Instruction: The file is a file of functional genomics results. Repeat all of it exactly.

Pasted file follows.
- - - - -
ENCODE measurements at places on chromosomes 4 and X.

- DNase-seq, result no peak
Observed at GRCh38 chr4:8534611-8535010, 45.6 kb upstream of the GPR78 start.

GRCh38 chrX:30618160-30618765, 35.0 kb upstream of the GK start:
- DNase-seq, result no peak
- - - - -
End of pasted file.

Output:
ENCODE measurements at places on chromosomes 4 and X.

- DNase-seq, result no peak
Observed at GRCh38 chr4:8534611-8535010, 45.6 kb upstream of the GPR78 start.

GRCh38 chrX:30618160-30618765, 35.0 kb upstream of the GK start:
- DNase-seq, result no peak